Autism is a developmental disorder that can cause problems with social interaction, language skills and physical behaviour. People with autism may also be more sensitive to everyday sensory information.
To people with the condition the world can appear chaotic with no clear boundaries, order or meaning.
The disorder varies from mild to so severe that a person may be almost unable to communicate and need round-the-clock care.
Research has revealed that people with autism have brains that function in a number of different ways to those without the condition.
One recent study suggested that people with autism tend to have far more activity in the part of the brain called the amygdala when looking at other people's faces. The over-stimulation of this part of the brain that deals with new information may explain why people with autism often have difficulty maintaining eye-contact.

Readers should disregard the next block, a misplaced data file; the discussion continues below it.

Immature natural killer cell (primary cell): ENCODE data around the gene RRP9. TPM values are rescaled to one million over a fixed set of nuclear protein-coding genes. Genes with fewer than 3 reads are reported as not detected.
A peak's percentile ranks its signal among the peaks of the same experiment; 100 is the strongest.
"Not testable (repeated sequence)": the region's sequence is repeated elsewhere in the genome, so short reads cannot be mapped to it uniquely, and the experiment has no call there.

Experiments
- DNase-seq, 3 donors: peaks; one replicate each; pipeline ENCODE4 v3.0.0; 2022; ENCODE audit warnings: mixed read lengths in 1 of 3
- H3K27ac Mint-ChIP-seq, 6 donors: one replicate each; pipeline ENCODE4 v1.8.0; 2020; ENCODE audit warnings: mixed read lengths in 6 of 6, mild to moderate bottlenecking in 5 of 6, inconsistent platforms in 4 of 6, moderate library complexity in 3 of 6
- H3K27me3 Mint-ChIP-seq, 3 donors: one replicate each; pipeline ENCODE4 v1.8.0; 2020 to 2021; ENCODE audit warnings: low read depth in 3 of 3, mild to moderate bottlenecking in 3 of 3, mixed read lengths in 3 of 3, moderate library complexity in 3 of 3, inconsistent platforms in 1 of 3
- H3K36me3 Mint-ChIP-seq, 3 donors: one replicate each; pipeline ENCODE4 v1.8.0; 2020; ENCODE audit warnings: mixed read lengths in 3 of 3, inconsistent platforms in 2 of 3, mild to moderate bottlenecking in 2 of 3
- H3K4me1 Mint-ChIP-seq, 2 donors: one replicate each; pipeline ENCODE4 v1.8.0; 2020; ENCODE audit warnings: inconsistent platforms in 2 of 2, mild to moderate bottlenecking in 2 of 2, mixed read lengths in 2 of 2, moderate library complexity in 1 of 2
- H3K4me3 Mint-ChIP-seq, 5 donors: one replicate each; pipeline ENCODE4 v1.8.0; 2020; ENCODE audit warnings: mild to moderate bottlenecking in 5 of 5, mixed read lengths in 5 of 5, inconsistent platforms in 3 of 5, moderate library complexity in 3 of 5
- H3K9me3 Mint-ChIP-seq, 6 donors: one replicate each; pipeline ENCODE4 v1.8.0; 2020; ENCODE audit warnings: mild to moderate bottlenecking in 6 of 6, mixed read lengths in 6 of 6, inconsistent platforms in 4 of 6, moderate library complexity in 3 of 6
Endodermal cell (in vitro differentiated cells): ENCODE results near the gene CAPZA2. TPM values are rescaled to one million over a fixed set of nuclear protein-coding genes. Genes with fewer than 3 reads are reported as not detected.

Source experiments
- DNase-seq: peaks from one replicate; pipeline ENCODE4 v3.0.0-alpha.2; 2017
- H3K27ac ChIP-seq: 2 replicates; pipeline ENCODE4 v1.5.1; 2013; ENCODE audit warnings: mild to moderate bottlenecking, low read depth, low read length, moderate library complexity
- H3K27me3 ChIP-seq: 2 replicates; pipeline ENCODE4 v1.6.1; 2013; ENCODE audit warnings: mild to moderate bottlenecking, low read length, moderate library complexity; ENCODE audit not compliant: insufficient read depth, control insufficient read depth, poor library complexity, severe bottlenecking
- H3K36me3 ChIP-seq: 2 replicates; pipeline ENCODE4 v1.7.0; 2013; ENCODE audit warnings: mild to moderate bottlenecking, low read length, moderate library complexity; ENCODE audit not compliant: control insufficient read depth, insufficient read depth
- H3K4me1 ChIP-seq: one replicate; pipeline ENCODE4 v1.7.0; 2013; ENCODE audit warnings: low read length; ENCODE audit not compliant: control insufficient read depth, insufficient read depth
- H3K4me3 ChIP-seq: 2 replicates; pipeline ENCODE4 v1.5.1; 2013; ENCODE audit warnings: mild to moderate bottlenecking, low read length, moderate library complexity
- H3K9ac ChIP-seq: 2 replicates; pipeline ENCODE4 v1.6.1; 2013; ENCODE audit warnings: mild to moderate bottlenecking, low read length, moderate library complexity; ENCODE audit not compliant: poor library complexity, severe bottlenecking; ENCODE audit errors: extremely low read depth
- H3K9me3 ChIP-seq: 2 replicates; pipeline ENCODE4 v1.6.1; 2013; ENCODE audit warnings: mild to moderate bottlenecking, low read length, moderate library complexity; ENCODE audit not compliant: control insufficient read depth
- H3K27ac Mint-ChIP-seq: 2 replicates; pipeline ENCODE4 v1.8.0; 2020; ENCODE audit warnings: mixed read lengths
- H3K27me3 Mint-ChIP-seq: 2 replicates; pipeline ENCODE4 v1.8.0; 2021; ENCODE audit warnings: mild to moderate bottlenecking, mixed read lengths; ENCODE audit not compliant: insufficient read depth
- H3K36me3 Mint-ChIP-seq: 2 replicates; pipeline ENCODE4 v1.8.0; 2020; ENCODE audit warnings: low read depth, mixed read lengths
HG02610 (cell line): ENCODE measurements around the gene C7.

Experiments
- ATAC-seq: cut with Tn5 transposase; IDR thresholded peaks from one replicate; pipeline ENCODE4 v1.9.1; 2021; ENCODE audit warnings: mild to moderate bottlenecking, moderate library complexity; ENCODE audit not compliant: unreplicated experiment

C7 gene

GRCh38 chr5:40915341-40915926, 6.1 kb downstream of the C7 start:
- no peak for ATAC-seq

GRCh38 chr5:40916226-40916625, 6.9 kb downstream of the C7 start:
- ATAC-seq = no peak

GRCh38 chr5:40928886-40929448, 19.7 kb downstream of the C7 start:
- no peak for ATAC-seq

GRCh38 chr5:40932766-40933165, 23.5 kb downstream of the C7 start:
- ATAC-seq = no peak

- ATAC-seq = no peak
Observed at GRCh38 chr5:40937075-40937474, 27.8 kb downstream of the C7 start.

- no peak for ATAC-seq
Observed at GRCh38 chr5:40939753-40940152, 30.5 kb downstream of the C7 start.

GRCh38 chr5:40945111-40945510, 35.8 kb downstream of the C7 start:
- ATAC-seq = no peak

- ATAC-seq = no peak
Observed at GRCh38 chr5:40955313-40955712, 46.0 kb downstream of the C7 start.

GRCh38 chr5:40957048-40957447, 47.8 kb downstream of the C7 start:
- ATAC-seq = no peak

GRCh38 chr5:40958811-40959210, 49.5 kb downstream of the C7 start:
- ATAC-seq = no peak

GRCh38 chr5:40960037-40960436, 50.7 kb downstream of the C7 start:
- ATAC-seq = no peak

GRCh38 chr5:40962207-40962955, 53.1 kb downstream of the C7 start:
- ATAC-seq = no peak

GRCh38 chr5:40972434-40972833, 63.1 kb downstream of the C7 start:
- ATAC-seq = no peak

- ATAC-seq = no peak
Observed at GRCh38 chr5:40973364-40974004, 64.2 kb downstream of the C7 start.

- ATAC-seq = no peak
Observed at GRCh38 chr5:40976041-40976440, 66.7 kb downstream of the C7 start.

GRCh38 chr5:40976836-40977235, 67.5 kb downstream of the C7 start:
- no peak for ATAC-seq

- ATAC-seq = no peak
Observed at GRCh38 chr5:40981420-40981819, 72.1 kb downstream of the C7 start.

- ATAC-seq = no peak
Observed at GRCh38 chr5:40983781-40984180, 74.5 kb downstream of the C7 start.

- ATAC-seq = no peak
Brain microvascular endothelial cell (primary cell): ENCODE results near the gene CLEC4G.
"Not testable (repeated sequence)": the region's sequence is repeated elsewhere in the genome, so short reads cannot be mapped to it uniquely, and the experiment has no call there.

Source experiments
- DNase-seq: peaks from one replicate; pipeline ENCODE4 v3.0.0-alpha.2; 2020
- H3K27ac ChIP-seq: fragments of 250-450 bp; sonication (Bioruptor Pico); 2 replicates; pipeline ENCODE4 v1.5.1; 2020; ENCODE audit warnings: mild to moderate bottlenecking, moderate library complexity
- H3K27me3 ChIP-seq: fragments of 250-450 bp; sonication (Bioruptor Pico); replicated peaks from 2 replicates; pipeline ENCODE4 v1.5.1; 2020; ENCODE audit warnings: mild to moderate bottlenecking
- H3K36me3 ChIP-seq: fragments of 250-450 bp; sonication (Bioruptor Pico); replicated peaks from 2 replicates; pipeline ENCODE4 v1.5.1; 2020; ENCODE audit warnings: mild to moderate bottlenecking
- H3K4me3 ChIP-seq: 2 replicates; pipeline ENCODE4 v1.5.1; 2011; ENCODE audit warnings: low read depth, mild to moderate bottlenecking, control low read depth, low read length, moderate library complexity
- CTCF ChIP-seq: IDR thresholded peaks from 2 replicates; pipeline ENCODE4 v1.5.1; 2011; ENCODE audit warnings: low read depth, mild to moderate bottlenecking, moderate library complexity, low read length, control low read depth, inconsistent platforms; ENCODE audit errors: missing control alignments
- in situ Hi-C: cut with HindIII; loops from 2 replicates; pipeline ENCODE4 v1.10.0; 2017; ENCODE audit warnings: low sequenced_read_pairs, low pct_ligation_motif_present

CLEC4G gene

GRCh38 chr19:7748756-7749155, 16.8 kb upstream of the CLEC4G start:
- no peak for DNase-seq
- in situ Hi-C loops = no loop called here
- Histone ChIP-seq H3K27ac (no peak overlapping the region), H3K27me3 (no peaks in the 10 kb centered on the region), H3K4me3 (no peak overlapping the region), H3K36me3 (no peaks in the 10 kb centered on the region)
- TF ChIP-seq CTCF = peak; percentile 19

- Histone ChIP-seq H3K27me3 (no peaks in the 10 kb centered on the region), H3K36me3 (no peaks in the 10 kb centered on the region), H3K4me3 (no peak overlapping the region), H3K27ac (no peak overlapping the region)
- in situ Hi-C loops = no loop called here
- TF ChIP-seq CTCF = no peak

Specific nerve cells in the brain, called neurones, also act differently in people with autism. Mirror neurones help us mimic useful behaviour so we can learn from others.
Brain imaging studies suggest that the mirror neurones in people with autism respond in a different way to those without the disorder.
This could partly explain what many behavioural studies have already shown - that children with autism can find it difficult to copy or learn simple behaviours from others. Scientists have suggested with social interaction could have a knock-on effect on language learning.
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